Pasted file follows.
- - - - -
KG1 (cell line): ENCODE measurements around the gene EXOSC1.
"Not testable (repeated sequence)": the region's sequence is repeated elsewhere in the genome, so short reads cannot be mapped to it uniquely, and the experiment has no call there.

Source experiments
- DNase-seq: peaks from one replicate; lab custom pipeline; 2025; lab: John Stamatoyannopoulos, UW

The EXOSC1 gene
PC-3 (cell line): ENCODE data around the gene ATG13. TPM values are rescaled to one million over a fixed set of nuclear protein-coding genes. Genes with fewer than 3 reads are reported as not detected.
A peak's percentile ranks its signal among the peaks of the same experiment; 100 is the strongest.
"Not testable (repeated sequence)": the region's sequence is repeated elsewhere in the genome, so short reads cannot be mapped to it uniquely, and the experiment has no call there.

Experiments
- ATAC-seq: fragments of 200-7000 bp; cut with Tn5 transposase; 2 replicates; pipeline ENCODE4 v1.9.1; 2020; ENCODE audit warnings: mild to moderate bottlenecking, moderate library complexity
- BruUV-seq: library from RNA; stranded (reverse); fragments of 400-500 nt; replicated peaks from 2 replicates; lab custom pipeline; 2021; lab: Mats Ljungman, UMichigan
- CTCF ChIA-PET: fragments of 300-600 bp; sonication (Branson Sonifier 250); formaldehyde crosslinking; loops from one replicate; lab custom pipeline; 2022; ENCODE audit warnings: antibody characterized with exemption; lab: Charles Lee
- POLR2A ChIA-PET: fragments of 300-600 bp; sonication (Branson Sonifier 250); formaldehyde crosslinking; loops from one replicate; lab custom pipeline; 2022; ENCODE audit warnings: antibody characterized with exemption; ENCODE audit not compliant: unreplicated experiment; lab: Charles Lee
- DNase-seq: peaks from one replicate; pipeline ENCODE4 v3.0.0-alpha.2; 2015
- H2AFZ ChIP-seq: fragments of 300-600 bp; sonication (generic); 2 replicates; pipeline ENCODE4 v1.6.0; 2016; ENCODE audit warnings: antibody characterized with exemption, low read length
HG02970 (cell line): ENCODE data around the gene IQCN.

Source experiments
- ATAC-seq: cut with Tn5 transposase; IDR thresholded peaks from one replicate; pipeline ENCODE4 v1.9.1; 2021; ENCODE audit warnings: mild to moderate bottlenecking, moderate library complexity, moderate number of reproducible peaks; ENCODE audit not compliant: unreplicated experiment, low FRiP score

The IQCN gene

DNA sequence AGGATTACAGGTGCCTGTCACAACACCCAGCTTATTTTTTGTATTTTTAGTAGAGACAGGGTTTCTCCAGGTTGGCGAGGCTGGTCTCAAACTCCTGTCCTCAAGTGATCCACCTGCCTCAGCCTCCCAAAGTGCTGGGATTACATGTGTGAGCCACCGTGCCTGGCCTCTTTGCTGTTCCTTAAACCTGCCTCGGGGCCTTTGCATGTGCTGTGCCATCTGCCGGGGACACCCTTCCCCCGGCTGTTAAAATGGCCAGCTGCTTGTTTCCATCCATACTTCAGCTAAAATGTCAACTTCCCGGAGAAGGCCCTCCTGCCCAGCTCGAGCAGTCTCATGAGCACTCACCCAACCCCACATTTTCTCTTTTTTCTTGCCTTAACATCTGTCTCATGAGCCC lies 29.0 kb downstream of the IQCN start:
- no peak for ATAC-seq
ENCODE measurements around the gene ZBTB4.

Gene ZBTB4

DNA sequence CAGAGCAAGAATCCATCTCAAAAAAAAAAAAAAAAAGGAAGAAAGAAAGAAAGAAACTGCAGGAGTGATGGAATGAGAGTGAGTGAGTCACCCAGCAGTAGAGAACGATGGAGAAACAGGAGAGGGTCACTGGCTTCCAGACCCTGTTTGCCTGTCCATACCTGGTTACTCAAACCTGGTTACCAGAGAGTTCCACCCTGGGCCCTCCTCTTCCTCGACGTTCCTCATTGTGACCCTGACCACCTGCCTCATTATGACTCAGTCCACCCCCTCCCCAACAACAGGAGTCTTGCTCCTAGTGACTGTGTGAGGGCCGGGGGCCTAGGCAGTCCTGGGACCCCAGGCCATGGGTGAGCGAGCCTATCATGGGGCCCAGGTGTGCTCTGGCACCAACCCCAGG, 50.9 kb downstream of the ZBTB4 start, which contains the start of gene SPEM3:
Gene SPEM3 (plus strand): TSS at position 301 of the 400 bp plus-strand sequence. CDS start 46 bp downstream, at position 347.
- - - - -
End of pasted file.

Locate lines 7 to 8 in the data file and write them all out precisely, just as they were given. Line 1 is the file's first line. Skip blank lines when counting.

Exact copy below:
A peak's percentile ranks its signal among the peaks of the same experiment; 100 is the strongest.
"Not testable (repeated sequence)": the region's sequence is repeated elsewhere in the genome, so short reads cannot be mapped to it uniquely, and the experiment has no call there.